Bipolar disorder is a severe mental illness that causes changes in a person’s mood, energy and ability to function.
Bipolar disorder was formally referred to as manic depression. It affects men and women equally. The exact cause of bipolar disorder is unknown, but it does occur more often in people with relatives who have the disorder.
Two Primary Types of Bipolar Disorder
Bipolar I: Bipolar I is characterized by having a history one or more manic episodes. During a manic episode, people may feel high and on top of the world, or uncomfortably irritable and “revved up.“ Manic episodes may also be preceded or followed by major depressive episodes which are characterized by feeling extremely sad and hopeless. While major depressive episodes often occur in people with bipolar disorder I, they are not required to make the diagnosis, unlike manic episodes which are required.
Bipolar II: People with this diagnosis have a history of both hypomanic and major depressive episodes. Hypomanic episodes are similar to manic but in general are less severe and allow a person to still function.
- Feeling on top of the world. A sensation of sheer and utter happiness that nothing—not even bad news or a horrifying event or tragedy—can change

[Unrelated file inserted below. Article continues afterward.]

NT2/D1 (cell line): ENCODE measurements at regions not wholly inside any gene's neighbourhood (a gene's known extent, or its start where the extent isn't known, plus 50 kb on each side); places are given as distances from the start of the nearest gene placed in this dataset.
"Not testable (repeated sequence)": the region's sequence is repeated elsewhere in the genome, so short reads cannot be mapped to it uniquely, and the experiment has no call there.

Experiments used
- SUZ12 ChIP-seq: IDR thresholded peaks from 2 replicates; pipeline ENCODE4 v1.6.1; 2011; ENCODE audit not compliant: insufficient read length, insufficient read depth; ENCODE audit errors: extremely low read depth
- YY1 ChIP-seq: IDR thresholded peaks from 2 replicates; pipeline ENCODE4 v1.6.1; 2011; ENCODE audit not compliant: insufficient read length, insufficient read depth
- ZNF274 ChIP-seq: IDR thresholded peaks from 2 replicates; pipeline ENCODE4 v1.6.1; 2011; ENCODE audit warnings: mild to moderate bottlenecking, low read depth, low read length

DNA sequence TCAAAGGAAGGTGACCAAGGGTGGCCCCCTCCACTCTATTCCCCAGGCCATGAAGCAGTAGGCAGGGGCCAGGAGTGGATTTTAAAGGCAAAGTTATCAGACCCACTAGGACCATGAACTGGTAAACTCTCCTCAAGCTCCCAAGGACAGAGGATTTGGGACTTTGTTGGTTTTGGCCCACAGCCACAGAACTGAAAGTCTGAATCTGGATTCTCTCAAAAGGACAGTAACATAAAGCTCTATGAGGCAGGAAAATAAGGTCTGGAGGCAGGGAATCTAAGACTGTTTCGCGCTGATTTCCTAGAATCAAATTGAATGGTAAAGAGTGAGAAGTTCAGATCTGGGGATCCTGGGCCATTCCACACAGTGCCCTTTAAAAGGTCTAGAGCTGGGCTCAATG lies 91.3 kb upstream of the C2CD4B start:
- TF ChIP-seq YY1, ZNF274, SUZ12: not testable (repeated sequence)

- Sudden or extreme irritability or rage. While mania is often portrayed as a pleasurable experience, that is not the case for many people with bipolar disorder
- Grandiose delusions. Individuals imagine that they have special connections with God, celebrities, or political leaders
- Invincibility or unrealistic beliefs in one’s abilities. The person feels that nothing can prevent him or her from accomplishing any task
- Hyperactivity. Scheduling more events in a day than can be accomplished; inability to relax or sit still
- Excessively risky behavior. Reckless driving, outlandish spending sprees, foolish business investments, or out-of character sexual behavior
- Uncontrollable racing thoughts/rapid speech. Ideas that abruptly change from topic to topic expressed in loud, rapid speech that becomes increasingly incoherent
- Less need for sleep
- Intense sadness or despair. The person feels helpless, hopeless, and worthless
- No interest in activities they once enjoyed
- Loss of energy, fatigue
- Sleep difficulties. Either sleeping too much or not at all
- Changes in appetite. Either a noticeable increase in appetite or a substantial weight loss unrelated to dieting
- Difficulty concentrating, remembering, making decisions
- Thoughts of death or suicide
Source: American Psychiatric Association
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